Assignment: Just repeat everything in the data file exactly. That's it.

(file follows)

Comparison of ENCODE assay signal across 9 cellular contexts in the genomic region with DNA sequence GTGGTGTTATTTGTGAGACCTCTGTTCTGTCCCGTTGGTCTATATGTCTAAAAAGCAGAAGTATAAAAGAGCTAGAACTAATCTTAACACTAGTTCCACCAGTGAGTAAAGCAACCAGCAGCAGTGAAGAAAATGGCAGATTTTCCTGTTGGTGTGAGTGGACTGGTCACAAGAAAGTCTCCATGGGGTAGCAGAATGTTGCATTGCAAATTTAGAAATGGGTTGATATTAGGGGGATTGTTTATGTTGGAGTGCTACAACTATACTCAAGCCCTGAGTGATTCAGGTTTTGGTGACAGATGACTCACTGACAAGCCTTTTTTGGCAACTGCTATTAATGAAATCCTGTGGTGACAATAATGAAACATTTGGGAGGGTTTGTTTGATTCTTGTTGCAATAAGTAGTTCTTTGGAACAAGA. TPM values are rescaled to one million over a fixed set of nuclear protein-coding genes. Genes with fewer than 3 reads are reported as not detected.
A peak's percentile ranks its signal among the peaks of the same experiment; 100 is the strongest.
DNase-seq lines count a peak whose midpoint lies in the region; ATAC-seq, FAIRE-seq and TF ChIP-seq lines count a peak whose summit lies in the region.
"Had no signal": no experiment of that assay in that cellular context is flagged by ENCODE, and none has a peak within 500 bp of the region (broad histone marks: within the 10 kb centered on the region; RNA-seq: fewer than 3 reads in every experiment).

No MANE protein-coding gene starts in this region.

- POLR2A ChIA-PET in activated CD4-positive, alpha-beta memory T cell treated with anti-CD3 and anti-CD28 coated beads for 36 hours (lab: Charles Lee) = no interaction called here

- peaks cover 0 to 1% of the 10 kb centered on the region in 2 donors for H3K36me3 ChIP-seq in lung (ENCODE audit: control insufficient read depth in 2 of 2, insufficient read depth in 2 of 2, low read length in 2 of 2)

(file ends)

Comparison of ENCODE assay signal across 9 cellular contexts in the genomic region with DNA sequence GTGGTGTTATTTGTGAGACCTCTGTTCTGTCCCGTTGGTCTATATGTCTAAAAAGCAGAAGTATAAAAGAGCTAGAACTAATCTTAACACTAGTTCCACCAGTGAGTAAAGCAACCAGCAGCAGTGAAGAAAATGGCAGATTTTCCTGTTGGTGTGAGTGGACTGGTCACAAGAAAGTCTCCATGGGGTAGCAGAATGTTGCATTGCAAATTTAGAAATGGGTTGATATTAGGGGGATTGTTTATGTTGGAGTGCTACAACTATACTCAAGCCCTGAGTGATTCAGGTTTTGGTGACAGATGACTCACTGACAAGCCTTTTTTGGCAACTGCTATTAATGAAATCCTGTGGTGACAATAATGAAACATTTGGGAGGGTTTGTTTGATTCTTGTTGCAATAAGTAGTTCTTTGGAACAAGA. TPM values are rescaled to one million over a fixed set of nuclear protein-coding genes. Genes with fewer than 3 reads are reported as not detected.
A peak's percentile ranks its signal among the peaks of the same experiment; 100 is the strongest.
DNase-seq lines count a peak whose midpoint lies in the region; ATAC-seq, FAIRE-seq and TF ChIP-seq lines count a peak whose summit lies in the region.
"Had no signal": no experiment of that assay in that cellular context is flagged by ENCODE, and none has a peak within 500 bp of the region (broad histone marks: within the 10 kb centered on the region; RNA-seq: fewer than 3 reads in every experiment).

No MANE protein-coding gene starts in this region.

- POLR2A ChIA-PET in activated CD4-positive, alpha-beta memory T cell treated with anti-CD3 and anti-CD28 coated beads for 36 hours (lab: Charles Lee) = no interaction called here

- peaks cover 0 to 1% of the 10 kb centered on the region in 2 donors for H3K36me3 ChIP-seq in lung (ENCODE audit: control insufficient read depth in 2 of 2, insufficient read depth in 2 of 2, low read length in 2 of 2)